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Albany palace has a lot of monkey business

Photo by Laura Williams

Photo by Laura Williams

ALBANY -- In Albany, Georgia, there are two words that if you say them together, they elicit the same reaction: a knowing smirk followed by the comment, "I've heard stories."

Monkey. Palace.

Located at 2222 Palmyra Road in what is now the Lamarr Parr Center, Bob Evans' notorious nightclub -- that became even more notorious in the wee hours of the morning -- has a reputation unmatched in Southwest Georgia. Whether that reputation is entirely deserved is up for debate, but it seems everyone has a story.

While places like Jim's Oyster Bar were more my speed, I did drop in at the Monkey Palace sometimes. The first time I went, it was to see if they really had live monkeys. They did, lining the walls in glass enclosures. It was a different kind of nightspot, and the monkeys weren't the weirdest thing you'd see there. The old joke was the monkeys would look out at the crowd on a typical Friday or Saturday night and say to each other, 'Do you realize there are university-educated scientists out there this very minute claiming that we evolved into that?'

Early on -- in fact I think it was my very first visit -- a buddy and I came in on a weekend night. They had some video poker game or something like that in the back that he liked to play. It never was hard to find a seat before 10 o'clock or so. As the night wore on and other establishments closed, the crowd got bigger. I'd noticed a couple over by the bar that had been there for a good while getting cozy, but nothing seemed particularly out of sorts.

Until she ran in.

Time will cloud your memory sometimes, but from what I recall, a kind of short young woman with shoulder-length blond hair, dressed in a T-shirt and hot pants, came in the door, then tore out toward the bar where that couple was. Unfortunately for the guy, he had his back to her.

The woman was either barefoot when she came in, or she kicked off her shoes when she started climbing his back like a mountaineer scaling the Matterhorn. She got her legs locked tight around him, grabbed a handful of hair with one hand and started pounding him in the head with her other fist.

The couple showed two entirely different reactions to this inopportune break into what had been an otherwise engaging conversation. The guy was blindly flailing away with his arms, trying to knock off his assailant. The woman he'd been chatting up sat quietly to the side, wide-eyed and concerned, but still attempting to maintain some semblance of dignity in the face of an exceptionally disagreeable interruption.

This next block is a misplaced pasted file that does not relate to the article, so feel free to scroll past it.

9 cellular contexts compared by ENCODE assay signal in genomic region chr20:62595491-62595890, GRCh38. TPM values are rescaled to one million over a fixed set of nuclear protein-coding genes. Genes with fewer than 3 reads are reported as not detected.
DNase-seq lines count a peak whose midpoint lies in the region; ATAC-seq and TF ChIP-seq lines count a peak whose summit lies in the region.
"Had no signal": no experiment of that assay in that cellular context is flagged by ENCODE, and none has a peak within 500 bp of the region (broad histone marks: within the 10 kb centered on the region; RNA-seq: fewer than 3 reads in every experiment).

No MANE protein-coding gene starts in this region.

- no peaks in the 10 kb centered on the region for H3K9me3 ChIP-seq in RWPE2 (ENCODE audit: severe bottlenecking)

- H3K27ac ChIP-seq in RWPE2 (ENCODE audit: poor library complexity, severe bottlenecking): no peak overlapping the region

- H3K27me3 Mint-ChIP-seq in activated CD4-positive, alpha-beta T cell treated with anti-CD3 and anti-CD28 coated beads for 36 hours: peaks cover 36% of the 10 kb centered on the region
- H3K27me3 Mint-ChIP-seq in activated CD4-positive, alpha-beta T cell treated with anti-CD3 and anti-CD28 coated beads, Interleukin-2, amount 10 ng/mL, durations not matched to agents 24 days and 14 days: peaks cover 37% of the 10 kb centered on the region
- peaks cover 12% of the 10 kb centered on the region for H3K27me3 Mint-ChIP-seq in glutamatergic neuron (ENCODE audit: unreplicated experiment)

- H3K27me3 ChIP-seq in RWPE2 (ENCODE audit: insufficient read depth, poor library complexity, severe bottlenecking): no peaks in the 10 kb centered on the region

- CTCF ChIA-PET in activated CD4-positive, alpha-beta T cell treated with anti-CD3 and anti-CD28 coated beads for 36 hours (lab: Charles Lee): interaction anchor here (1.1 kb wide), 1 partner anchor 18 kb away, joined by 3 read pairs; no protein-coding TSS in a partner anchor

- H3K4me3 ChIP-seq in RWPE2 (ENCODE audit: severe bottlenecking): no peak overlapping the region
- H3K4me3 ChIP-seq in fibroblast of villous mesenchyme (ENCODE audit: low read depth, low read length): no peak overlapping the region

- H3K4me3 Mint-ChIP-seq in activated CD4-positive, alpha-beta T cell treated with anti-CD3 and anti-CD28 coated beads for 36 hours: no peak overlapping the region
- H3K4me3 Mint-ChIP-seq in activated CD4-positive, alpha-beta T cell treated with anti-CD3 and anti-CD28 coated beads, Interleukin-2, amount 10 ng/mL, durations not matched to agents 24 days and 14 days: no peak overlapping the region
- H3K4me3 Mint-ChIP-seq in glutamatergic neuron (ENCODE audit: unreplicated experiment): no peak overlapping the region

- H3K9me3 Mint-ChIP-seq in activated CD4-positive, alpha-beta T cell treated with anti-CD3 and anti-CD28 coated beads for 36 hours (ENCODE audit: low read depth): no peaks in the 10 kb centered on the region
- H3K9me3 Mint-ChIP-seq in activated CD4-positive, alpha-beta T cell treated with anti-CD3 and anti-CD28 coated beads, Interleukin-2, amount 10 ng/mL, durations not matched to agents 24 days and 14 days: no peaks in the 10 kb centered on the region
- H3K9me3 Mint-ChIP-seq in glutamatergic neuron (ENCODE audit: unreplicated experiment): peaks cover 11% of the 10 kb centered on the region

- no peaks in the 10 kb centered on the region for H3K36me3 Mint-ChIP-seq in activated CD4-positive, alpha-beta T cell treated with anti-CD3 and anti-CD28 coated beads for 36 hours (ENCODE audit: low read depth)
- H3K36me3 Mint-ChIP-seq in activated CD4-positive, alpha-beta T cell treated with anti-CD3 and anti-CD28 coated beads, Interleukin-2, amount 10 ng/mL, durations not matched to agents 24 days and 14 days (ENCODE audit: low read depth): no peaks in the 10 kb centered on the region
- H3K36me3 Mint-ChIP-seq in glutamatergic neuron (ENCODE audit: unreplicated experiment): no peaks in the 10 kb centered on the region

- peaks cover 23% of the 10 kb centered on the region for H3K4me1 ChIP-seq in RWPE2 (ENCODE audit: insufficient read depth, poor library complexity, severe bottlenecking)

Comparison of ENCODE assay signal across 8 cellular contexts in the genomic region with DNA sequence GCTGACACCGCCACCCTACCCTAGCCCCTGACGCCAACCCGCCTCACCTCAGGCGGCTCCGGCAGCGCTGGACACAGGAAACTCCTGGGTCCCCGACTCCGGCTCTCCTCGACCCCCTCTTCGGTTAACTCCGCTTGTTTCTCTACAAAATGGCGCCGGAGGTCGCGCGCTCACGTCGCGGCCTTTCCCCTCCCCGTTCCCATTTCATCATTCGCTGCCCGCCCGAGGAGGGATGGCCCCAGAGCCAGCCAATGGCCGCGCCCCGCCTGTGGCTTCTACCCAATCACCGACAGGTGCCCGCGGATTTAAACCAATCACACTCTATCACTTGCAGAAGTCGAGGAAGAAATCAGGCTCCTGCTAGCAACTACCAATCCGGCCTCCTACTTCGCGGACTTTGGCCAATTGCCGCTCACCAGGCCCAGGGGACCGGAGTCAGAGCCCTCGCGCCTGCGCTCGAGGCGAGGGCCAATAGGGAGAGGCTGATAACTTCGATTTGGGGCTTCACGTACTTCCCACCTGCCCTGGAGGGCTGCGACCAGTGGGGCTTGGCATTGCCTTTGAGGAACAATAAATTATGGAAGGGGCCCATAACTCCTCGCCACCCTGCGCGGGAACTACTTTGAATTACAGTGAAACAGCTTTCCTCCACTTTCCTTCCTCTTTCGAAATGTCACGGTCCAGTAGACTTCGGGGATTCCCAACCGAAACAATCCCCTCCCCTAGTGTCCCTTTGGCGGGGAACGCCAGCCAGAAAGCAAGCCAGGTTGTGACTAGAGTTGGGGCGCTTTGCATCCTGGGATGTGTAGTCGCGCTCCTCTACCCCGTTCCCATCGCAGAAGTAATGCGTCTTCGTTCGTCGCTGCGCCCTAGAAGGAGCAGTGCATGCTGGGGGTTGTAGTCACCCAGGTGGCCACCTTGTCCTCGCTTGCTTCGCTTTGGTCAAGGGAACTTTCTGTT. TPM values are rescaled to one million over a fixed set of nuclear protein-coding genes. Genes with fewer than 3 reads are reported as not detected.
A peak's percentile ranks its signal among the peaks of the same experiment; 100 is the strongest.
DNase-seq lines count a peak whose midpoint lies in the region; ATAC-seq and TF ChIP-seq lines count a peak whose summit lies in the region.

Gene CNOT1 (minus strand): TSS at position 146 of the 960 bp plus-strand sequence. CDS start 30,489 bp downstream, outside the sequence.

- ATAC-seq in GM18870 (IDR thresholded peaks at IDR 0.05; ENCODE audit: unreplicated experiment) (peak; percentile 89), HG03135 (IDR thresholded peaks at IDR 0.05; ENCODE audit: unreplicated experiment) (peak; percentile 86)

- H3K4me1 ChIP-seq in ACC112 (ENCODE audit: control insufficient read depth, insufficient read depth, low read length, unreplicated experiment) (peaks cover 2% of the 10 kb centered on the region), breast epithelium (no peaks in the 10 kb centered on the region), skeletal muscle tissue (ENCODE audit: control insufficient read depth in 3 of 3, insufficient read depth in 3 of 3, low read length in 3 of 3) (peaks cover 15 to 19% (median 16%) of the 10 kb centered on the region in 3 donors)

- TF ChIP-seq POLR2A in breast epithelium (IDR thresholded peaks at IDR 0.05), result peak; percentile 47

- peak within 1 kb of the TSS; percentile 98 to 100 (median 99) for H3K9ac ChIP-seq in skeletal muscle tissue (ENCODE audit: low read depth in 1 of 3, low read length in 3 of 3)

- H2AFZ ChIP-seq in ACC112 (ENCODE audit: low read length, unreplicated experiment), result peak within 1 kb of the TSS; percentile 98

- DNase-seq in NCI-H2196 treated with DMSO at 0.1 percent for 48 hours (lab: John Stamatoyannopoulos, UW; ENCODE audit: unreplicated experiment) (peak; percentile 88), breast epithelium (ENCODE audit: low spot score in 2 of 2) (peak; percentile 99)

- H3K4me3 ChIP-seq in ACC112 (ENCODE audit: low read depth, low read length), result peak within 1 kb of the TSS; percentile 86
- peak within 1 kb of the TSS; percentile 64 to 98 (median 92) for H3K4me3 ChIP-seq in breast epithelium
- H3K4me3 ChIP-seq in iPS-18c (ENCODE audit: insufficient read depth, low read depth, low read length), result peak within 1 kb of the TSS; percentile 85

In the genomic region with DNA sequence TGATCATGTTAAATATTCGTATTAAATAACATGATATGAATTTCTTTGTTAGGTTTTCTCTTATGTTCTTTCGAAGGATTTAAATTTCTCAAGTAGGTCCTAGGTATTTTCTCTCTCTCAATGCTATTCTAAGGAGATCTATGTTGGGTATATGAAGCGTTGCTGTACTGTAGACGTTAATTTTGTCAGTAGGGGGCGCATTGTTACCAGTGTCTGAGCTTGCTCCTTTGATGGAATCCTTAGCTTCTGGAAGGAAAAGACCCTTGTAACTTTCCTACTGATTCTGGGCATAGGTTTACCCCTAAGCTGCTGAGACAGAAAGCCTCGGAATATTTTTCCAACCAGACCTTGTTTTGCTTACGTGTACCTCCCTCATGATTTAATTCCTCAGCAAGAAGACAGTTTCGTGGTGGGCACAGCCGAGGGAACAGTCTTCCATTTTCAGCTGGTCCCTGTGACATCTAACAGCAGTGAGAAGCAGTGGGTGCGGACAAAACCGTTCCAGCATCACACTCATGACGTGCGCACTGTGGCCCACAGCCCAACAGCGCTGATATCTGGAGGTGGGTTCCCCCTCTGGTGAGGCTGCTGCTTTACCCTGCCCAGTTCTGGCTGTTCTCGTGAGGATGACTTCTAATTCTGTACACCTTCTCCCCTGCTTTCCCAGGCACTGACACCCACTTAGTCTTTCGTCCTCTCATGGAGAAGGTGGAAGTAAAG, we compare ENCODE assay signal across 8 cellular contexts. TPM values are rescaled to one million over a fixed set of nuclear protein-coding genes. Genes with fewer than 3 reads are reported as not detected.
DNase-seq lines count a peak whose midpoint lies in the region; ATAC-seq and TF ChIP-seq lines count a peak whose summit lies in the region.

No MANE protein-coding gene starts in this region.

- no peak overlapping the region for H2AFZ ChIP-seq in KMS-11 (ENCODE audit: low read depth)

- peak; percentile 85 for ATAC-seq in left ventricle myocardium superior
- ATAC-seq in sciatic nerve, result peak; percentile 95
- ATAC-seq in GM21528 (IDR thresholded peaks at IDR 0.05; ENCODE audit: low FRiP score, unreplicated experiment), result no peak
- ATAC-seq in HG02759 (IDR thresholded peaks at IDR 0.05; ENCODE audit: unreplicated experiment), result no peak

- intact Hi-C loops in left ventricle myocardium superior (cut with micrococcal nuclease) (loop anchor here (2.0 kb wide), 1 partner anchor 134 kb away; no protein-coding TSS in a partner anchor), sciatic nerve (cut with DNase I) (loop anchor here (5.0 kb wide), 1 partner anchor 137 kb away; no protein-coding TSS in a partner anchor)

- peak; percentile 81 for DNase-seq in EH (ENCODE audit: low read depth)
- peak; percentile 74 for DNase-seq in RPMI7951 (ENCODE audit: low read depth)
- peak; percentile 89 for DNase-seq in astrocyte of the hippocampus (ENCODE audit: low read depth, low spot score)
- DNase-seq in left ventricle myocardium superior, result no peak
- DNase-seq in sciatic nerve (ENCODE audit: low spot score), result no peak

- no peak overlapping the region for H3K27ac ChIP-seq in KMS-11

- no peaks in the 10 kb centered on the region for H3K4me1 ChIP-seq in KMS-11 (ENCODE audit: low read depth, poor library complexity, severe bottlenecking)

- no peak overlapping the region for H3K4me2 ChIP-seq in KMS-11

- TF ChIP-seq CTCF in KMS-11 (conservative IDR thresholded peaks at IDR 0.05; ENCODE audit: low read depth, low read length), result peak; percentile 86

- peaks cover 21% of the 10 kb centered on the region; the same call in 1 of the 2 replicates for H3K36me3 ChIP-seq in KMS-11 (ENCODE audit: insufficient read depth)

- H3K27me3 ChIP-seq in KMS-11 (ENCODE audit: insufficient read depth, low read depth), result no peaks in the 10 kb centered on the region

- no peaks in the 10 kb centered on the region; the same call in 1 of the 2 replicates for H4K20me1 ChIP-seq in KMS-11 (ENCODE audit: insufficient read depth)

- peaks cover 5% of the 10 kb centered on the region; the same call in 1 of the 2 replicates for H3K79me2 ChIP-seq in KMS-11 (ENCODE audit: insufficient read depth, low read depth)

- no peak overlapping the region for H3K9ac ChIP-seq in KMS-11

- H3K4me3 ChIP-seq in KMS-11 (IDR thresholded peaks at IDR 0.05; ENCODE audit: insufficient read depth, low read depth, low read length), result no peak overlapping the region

The bouncer, a really big guy, came over and literally tore the woman from her perch. She had a good bit of her new ex's -- at least I guessed he was well on his way to being an ex of some sort -- hair in her fist when the bouncer tossed her over his shoulder like a sack of potatoes and began marching toward the door while she beat on his back for the duration of the trip.

The target of her neon jungle justice stood looking bewildered, rubbing his head. I sometimes wonder whether he and the first woman ever got back together.

-- current Albany Herald Editor and former Monkey Palace patron Jim Hendricks

Alternately referred to as the "Baboon Saloon" and the "Gorilla Villa," from 1977 until a short time after Evans' death in 1993, the Monkey Palace was the after-hours hangout for patrons from every walk of life. Lawyers who had squared off in court earlier in the day might unwind with a drink at the Palace later that night. On any given late night/early morning, doctors, Marines, politicians, construction workers and just lonely people cruising for companionship might find themselves sharing a table.

And then there were the monkeys.

"Bob had gotten a couple of Rhesus monkeys that were rescued, and

he built a glass-enclosed cage for them," Rodney Rouse -- better known as house deejay Jaxon Riley -- said of the unusual attraction at the Palace. "They were well taken care of; they had structures to climb on and all the monkey chow they could eat.

"Folks from PETA or some animal group raised a fuss about the monkeys being in the bar, and they brought in a state animal control official, someone from Chehaw (Wild Animal Park) and a veterinarian, thinking they might force Bob to remove the monkeys. The folks at Chehaw were so impressed, they ended up donating two more monkeys after the first group was retired."

There was this man who came into the Monkey Palace every day with his wife, and one Friday he came in with a different brunette. I watched them together, and the more I watched, the madder I got. I figured he was cheating on his wife, and then someone called me over and told me 'That's his wife.'

-- former Monkey Palace waitress Sara Katz

The Palace's reputation as a place where anything could -- and often did -- happen has grown over time as the years have dulled people's memories and the details from the retelling of legendary stories have been enhanced. There are even those who say the legend of the nightclub has far surpassed reality.

"I think a lot of the Monkey Palace's reputation is just that -- reputation," Dougherty County Police Chief Don Cheek said. "The place had an interesting name and side story with the monkeys in the club. But that place wasn't any worse that any of the other clubs in town during that

time.

"I wasn't in the patrol division (with the Albany Police Department) then, so I didn't really respond to a lot of calls there."

Of course, there was that one time ...

"One of the cases I do remember working happened in the parking lot of the club," Cheek said. "There was alcohol involved, and a fight broke out between one of the Monkey Palace's bouncers and a bouncer from another club who had come over after his club closed. It turned into an aggravated battery case."